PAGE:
During most of the 1930’s and 1940’s, the top two professional color processes were 3 strip Technicolor (left), and 2-color Cinecolor (right). These scenes were shot on the same year at the Chicago Century Of Progress Exposition, and show the same locations.
Needless to say, Technicolor provided unmatched color reproduction, but Cinecolor had its advantages- It was considerably cheaper (being only 10% more expensive that black and white), and it could be used on a standard studio movie camera. This made it perfect for short subjects and low budget pictures, and it remained in use until the mid 50’s.
Despite the different conditions of the clips, the difference in color reproduction it still quite evident.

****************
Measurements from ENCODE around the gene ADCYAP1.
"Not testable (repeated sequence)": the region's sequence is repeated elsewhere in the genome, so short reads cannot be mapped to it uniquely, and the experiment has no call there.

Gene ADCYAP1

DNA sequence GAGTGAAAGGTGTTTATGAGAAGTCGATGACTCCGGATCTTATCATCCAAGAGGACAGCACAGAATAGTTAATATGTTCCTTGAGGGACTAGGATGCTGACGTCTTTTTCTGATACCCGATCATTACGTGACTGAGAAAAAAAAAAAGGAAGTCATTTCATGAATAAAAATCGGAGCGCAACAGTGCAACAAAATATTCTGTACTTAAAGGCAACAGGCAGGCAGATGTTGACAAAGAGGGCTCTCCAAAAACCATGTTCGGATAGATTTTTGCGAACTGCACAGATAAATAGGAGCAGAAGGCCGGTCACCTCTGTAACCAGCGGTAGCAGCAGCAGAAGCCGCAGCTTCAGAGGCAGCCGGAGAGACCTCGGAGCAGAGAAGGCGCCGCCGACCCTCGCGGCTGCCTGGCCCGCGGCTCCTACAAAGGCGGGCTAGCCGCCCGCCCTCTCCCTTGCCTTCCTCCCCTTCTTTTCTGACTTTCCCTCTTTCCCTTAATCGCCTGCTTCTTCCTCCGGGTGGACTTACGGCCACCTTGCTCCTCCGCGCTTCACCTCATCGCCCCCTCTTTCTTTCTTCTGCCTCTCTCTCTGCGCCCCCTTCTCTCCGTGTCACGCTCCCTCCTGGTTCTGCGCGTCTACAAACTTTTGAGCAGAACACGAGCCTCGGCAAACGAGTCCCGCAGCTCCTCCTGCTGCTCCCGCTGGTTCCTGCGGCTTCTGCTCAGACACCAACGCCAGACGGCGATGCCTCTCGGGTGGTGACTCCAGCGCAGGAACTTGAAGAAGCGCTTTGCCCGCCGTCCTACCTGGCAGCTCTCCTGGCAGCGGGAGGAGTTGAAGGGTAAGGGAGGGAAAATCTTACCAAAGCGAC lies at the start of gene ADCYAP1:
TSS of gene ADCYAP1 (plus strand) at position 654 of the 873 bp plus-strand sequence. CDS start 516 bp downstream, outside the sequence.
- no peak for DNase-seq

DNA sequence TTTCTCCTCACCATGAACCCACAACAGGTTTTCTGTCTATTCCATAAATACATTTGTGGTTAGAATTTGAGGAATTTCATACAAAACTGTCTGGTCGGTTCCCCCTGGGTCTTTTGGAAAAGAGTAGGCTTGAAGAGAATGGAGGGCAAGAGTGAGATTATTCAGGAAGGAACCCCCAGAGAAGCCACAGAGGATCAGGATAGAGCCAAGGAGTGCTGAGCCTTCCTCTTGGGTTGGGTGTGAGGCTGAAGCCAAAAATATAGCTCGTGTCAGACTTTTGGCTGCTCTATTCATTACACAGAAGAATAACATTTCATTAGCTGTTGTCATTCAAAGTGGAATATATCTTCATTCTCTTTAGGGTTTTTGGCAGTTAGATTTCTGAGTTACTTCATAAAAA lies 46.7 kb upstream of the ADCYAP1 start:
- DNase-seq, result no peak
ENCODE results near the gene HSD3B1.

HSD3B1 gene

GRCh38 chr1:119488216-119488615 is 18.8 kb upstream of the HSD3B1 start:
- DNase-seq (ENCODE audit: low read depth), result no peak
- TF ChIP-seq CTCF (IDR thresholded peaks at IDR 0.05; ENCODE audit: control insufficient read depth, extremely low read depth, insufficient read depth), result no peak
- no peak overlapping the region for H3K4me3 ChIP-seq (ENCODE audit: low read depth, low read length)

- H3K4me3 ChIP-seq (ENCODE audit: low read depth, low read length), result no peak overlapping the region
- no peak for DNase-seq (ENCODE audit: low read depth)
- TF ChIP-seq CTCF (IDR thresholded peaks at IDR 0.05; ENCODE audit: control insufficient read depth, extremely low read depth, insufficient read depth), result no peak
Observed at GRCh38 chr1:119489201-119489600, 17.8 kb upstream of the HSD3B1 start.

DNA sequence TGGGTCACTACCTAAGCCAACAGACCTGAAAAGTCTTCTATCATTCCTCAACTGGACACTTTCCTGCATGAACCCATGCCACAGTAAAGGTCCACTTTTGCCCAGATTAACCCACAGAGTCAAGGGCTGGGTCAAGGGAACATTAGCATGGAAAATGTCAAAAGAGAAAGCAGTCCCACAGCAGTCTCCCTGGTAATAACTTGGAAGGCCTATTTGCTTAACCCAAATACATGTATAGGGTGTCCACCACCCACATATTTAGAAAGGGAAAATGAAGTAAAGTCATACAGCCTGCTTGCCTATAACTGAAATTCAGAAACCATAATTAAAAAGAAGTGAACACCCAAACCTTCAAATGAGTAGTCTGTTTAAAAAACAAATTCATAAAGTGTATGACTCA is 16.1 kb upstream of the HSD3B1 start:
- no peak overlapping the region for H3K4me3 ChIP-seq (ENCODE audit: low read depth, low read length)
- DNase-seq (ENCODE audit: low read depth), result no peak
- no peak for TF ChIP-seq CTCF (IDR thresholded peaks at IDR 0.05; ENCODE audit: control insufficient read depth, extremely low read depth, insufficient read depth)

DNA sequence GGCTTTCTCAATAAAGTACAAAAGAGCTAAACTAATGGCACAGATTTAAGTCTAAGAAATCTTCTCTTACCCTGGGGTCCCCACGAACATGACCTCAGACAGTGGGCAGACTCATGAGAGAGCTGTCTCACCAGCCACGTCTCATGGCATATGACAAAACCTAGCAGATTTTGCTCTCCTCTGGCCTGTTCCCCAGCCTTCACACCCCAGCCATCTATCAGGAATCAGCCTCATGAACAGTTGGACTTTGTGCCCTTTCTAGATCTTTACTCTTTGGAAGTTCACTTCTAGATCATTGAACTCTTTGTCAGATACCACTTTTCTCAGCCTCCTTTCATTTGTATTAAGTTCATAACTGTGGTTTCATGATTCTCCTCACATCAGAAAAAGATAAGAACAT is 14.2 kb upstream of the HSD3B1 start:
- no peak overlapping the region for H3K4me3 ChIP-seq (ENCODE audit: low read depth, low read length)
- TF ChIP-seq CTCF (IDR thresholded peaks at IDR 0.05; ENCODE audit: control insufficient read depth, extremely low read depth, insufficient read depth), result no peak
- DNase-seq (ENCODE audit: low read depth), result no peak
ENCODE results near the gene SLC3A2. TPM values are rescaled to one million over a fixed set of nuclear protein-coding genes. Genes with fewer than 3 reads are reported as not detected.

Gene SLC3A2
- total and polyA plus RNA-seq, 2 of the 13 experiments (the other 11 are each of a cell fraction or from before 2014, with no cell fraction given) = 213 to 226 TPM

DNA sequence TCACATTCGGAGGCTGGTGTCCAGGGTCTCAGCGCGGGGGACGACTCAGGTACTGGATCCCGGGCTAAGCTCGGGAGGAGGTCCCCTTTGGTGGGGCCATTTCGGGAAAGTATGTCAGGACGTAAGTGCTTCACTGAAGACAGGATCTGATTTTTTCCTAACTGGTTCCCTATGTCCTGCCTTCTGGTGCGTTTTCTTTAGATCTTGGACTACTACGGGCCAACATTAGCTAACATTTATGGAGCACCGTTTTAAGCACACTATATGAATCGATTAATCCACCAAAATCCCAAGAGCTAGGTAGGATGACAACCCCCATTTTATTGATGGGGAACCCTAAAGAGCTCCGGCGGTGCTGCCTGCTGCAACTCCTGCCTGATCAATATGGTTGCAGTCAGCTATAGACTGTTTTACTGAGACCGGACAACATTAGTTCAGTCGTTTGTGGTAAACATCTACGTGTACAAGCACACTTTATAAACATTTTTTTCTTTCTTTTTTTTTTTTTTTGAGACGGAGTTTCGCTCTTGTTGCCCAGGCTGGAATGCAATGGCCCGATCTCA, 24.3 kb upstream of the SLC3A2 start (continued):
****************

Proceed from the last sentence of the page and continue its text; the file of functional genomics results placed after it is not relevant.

Dymaxion car, 1933. 2000 followers! Wow, thanks everyone for sticking with me and for all the likes and reblogs. To celebrate here’s something truly extraordinary and perhaps the ultimate car that never made it. I’m a designer and Buckminster Fuller is one of my heroes. He was an inventor and architect who, in 1933, attempted to reinvent the automobile when he presented the teardrop shaped Dymaxion car. It had three wheels, a rear-mounted Ford V8 engine, was twenty feet long and could seat up to 11 passengers. The rear mounted engine drove the front wheels, the single rear wheel steered the car. Alas at the 1933 Chicago World’s Fair where the car was being demonstrated there was an accident. Two passengers were seriously injured, the driver was killed and along with him, the Dymaxion Car. Three cars had been built, one had now been badly damaged, the other two were moth-balled and became part of the collection of the National Automobile Museum in Reno, Nevada. More recently, in 2010, British architect Norman Foster commissioned a fourth Dymaxion car